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Times 1886 Article about a Girl Buried Alive!!
Woodstock, Ontario, a girl named Collins died, as was supposed, very suddenly. One or two days later, the body was exhumed for transfer to another burial site, when was discovered that the girl had been buried alive. Her shroud was torn to pieces, the knees were retracted to the chin, one arm was twisted over her head and her features were evidence of terrible agony.
Interesting fact: In the 19th century, Dr. Timothy Clark Smith of Vermont was so worried about the possibility of being buried alive who arranged to be buried in a special crypt which includes a breathing tube and a glass window.
British newspaper in 1877
“A woman was buried with all the usual formalities, it was believed that she was dead, but she was just unconscious. A few days later, the tomb in which her body had been placed was opened for receiving another body, it was found that the clothes that covered the unfortunate woman were torn to pieces, and she had broken some parts of her coffin in an attempt to leave the tomb. The Court, after hearing the case, ordered the doctor who signed the death certificate and the mayor who had authorized the burial, every one to three months in prison for manslaughter. ”
Interesting fact: Today, when a definition of death is required, doctors usually turn to “brain death” to define a person as being clinically dead. People are considered dead when the electrical activity in the brain ceases.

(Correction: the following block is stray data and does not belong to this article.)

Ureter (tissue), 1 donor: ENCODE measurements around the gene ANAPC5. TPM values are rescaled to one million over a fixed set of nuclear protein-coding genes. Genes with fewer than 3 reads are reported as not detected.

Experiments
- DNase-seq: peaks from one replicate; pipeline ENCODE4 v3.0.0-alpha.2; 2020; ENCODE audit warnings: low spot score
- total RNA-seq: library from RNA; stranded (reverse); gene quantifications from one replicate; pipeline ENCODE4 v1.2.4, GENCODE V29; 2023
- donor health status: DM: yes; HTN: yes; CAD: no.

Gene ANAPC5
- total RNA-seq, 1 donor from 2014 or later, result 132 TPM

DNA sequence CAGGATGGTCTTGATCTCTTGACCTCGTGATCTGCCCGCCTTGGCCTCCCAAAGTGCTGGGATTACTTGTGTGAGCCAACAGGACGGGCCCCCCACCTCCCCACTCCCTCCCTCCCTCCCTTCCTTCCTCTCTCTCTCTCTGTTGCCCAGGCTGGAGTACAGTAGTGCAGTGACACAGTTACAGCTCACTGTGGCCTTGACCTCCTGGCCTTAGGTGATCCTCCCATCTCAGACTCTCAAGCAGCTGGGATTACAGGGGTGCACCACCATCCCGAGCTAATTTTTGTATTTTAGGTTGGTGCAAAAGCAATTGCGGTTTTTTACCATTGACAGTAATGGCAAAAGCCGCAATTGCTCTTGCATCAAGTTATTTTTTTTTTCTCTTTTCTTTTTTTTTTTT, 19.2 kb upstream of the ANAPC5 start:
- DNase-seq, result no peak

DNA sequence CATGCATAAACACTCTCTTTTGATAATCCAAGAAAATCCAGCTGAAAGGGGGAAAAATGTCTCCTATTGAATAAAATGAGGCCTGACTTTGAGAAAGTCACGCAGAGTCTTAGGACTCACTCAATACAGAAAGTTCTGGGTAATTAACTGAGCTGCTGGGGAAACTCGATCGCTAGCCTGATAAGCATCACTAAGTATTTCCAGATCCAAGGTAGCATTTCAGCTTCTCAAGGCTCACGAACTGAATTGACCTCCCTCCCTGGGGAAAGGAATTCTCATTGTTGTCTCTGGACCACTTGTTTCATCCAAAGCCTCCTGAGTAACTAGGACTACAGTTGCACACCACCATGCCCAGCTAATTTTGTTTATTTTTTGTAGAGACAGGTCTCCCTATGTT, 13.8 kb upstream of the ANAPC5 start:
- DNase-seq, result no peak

Madame Bobin 1901
“In 1901, a pregnant, Madame Bobin came on board a ship in West Africa and appeared to be suffering from yellow fever. She was then transferred to a hospital for persons with infectious diseases. There, her condition became worse and she apparently died and was buried. A nurse said later that she realized that the body was not cold and there were tremors in the muscles of the abdomen and expressed the view that it might have been prematurely buried. When this was reported to the father of Madame Bobin, he asked for the body be exhumed. They were horrified to find that a baby had been born and died with Madame Bobin in the coffin. An autopsy showed that Madame Bobin had not contracted yellow fever but had died of asphyxiation in the coffin. The action against the health authorities resulted in a penalty of $ 13,000. ”
Interesting fact: Historical records indicate that during the 17th century, plague victims often were in collapse considered dead. 149 people who confirmed dead were actually buried alive.